McCullen Center programming scheduled for the 2019-20 academic year includes lectures on religious freedom by Robert Louis Wilken, the William R. Kenan, Jr. Professor of the History of Christianity emeritus at the University of Virginia; on freedom of speech by Keith Whittington, the William Nelson Cromwell Professor of Politics at Princeton University; and on Islamic law by Intisar Rabb, Professor of Law and Director of the Program in Islamic Law at Harvard Law School.
About Michael Moreland, JD, PhD: Michael Moreland was appointed University Professor of Law and Religion and Director of the Eleanor H. McCullen Center for Law, Religion and Public Policy in 2017. Dr. Moreland joined the Villanova Law faculty in 2006 and served as Vice Dean from 2012 to 2015. At Villanova, he has taught Torts, Evidence, Bioethics and the Law, Advanced Torts, Constitutional Law II (First Amendment and Equal Protection), Justice and Rights (1L elective), and seminars in law and religion.
Dr. Moreland has published articles in leading legal, public policy and medical journals, including Notre Dame Law Review, Journal of Intensive Care Medicine, Georgetown Journal of Law & Public Policy and Law and Contemporary Problems. His chapters on law, ethics and religion have been featured in numerous books, including titles published by Cambridge University Press and Oxford University Press.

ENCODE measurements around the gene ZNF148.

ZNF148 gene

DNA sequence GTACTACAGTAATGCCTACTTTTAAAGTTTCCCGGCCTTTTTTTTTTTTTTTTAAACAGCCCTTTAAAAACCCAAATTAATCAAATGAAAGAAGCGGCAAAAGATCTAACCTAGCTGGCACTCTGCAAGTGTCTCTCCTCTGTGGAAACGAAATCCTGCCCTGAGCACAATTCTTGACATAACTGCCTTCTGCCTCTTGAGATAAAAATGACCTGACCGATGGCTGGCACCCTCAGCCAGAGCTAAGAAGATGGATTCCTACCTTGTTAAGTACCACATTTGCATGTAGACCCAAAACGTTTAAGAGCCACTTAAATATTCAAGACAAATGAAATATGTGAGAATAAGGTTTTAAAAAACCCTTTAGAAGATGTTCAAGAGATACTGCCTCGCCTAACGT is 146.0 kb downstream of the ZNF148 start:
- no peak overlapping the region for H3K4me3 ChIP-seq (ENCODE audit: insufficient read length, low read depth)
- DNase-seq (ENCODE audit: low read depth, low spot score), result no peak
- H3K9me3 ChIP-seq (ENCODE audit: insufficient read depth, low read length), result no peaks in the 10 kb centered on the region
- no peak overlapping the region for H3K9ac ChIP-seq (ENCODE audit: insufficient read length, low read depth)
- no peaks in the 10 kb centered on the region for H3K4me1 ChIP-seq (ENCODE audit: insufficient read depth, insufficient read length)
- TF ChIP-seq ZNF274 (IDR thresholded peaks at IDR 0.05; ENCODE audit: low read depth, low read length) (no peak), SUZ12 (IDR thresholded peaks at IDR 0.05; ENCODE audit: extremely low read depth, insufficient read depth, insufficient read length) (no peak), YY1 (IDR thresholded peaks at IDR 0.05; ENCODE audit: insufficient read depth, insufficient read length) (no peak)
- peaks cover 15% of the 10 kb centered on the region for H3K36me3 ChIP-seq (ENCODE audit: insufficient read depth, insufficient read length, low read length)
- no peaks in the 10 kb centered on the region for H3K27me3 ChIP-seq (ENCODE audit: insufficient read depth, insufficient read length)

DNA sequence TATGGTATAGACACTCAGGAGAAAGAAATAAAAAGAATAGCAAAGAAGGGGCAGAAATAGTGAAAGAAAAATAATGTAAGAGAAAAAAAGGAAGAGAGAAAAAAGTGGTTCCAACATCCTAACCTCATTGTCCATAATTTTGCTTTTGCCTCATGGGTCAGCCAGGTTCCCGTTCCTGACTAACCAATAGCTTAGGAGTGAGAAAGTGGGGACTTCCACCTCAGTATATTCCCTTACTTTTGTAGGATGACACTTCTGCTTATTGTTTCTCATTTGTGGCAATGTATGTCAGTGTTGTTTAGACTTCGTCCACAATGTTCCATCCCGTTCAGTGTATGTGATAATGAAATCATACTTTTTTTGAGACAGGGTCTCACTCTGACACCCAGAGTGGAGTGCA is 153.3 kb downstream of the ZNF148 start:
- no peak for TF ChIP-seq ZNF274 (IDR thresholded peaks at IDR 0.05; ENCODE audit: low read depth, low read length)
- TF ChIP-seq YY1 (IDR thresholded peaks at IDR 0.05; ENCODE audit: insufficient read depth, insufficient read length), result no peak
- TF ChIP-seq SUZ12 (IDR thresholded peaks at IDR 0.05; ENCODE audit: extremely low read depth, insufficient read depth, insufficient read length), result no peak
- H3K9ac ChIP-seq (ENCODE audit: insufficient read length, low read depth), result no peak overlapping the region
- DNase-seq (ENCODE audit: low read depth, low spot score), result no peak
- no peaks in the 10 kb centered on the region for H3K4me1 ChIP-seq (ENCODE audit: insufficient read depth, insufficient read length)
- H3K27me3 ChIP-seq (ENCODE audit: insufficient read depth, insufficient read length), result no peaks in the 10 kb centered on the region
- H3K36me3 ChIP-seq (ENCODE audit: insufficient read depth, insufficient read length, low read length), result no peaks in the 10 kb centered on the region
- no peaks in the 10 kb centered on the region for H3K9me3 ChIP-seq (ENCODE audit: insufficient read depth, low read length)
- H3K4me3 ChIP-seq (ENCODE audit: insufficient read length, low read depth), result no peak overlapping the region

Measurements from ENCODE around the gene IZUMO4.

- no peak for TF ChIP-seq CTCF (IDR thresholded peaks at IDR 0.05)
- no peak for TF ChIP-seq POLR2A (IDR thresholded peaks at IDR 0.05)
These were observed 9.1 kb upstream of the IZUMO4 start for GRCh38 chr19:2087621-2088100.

Dr. Moreland was a Visiting Professor of Law at the University of Notre Dame and the Mary Ann Remick Senior Visiting Fellow at the Notre Dame Center for Ethics and Culture from 2015 to 2017. He was the Forbes Visiting Fellow at Princeton University in the James Madison Program in American Ideals and Institutions during academic year 2010-11.
Dr. Moreland received his BA in philosophy from the University of Notre Dame, his MA and PhD in theological ethics from Boston College, and his JD from the University of Michigan Law School. Following law school, Professor Moreland clerked for the Honorable Paul J. Kelly Jr., of the United States Court of Appeals for the Tenth Circuit and was an associate at Williams & Connolly LLP in Washington, DC, where he represented clients in First Amendment, professional liability, and products liability matters. Before coming to Villanova, he served as Associate Director for Domestic Policy at the White House under President George W. Bush, where he worked on a range of legal policy issues, including criminal justice, immigration, civil rights, and liability reform.
About Villanova University Charles Widger School of Law: Founded in 1953, the Villanova University Charles Widger School of Law provides broad-based legal education that is grounded in academic rigor, practical hands-on training and a foundation in business that prepares graduates for diverse and rewarding legal careers. The Law School, which is accredited by the American Bar Association, offers six in-house clinics and more than 150 externship opportunities that immerse students in the real-world application of their legal skills. Villanova is home to Centers of Excellence—the Eleanor H. McCullen Center for Law, Religion and Public Policy; the David F. and Constance B. Girard-diCarlo Center for Ethics, Integrity and Compliance, the John F. Scarpa Center for Law and Entrepreneurship; and the Jeffrey S. Moorad Center for the Study of Sports Law—which provide students the opportunity to pursue innovative, interdisciplinary legal fields through study, practical experience and mentorship.